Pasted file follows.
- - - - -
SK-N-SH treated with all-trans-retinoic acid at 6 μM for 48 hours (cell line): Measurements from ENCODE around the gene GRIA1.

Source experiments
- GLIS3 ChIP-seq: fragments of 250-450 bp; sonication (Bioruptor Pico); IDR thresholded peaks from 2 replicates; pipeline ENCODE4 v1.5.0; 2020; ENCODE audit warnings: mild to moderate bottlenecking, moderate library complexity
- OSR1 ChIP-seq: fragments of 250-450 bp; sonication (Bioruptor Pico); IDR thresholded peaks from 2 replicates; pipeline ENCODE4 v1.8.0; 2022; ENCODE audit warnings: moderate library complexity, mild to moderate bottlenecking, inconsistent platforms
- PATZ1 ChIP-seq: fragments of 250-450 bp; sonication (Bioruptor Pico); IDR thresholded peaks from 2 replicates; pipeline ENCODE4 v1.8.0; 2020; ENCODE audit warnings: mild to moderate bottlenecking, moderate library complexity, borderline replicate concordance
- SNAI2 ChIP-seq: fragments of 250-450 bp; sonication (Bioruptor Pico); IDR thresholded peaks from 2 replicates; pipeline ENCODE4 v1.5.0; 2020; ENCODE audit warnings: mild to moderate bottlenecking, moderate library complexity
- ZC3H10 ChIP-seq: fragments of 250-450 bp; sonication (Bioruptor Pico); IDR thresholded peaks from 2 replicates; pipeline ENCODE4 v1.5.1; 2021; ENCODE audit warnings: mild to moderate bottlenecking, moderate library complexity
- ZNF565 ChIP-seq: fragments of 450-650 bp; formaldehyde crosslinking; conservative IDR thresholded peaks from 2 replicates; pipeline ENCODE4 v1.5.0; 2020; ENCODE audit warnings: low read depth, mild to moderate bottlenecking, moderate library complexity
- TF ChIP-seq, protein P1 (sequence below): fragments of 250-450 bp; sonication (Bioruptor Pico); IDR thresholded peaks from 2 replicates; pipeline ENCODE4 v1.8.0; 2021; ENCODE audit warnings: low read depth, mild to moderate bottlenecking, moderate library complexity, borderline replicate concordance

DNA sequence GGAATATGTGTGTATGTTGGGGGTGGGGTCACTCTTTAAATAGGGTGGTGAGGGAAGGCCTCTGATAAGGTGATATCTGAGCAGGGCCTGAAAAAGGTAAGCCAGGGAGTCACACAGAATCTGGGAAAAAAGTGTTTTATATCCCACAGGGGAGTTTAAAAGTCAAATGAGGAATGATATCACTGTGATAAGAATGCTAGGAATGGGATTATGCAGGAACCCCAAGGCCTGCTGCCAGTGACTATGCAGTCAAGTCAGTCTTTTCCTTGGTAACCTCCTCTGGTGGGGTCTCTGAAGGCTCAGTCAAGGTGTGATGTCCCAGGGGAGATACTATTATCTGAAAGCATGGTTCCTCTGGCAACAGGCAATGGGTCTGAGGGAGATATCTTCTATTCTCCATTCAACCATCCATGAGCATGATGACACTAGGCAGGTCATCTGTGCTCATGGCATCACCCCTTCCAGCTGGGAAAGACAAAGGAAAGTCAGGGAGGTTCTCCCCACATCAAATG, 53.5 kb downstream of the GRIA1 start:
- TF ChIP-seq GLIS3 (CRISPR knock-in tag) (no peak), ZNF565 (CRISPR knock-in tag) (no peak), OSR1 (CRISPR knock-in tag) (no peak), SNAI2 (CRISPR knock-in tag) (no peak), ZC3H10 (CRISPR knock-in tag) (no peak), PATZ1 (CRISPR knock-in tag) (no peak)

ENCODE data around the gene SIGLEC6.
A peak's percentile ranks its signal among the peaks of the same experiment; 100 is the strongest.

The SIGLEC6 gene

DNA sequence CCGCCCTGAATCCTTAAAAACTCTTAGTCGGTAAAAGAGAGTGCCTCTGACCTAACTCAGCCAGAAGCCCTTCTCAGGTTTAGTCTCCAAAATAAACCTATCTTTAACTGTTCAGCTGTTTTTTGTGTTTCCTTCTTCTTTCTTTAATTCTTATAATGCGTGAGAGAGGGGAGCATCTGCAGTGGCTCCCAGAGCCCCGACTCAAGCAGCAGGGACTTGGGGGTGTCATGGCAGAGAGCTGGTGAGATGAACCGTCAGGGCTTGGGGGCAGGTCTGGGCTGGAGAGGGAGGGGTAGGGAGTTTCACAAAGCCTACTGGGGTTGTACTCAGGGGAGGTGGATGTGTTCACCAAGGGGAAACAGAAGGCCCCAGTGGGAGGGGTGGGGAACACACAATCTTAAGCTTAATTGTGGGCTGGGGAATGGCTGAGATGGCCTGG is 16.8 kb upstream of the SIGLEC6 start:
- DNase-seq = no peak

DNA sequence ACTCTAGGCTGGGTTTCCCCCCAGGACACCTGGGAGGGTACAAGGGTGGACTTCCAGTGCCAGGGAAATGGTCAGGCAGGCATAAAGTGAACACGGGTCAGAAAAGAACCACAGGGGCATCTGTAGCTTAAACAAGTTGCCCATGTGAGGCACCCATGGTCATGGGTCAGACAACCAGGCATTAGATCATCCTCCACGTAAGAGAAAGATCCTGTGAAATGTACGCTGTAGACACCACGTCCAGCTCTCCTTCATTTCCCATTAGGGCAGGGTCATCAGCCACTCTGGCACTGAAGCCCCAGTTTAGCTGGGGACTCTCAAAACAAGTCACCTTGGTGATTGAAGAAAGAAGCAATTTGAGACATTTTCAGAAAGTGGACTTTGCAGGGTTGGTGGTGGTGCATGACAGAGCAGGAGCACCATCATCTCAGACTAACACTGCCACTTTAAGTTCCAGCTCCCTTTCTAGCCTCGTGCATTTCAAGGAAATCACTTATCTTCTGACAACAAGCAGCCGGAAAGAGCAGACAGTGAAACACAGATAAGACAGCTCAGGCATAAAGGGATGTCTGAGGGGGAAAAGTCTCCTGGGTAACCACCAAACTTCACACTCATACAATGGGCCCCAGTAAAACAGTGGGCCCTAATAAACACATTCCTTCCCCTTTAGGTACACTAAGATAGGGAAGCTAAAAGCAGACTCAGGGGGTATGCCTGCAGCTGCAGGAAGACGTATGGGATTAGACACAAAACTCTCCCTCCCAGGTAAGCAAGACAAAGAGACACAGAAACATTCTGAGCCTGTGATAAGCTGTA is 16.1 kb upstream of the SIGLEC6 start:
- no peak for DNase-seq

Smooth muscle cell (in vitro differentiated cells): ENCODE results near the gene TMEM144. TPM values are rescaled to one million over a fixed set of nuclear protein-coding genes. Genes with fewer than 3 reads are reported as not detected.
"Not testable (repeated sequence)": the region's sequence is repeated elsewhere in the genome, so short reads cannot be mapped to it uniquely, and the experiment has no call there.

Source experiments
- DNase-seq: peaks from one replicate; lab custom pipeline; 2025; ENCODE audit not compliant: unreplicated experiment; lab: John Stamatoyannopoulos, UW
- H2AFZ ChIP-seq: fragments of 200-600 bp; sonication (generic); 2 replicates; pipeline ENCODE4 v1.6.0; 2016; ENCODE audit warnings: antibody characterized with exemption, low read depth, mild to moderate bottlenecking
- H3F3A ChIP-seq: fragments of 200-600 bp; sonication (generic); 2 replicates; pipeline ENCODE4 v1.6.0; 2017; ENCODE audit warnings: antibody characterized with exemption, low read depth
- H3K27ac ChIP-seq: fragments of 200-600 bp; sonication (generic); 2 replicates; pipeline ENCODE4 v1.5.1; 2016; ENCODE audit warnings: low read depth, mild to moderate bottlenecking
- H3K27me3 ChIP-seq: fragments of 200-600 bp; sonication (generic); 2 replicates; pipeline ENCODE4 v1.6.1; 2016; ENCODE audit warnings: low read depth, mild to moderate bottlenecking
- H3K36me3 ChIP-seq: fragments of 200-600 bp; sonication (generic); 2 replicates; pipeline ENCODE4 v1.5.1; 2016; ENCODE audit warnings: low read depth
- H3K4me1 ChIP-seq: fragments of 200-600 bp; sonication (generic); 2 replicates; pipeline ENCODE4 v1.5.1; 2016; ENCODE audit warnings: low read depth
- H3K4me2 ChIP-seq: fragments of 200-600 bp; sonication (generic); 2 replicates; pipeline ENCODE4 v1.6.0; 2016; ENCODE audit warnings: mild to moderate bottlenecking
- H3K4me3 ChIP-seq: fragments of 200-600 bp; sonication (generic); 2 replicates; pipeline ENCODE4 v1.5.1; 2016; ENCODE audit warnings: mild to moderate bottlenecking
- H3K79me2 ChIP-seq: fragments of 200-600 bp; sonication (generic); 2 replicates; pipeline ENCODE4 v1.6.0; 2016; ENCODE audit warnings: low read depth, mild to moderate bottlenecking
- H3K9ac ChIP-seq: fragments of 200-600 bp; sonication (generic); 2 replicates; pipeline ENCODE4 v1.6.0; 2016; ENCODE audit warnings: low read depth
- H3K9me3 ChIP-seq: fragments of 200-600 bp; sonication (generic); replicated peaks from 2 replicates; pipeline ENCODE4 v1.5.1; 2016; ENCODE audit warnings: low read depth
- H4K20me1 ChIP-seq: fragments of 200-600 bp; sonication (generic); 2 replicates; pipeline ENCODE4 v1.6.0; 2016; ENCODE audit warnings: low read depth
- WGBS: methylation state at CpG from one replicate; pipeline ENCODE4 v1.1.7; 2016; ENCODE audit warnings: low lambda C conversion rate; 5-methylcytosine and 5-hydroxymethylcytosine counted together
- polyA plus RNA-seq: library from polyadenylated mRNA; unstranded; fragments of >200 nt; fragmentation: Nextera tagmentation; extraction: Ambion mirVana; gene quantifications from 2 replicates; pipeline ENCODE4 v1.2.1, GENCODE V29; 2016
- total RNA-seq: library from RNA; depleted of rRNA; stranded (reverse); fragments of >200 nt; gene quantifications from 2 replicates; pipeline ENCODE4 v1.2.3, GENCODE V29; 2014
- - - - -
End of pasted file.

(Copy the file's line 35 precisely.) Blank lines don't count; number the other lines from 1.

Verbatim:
- WGBS: methylation state at CpG from one replicate; pipeline ENCODE4 v1.1.7; 2016; ENCODE audit warnings: low lambda C conversion rate; 5-methylcytosine and 5-hydroxymethylcytosine counted together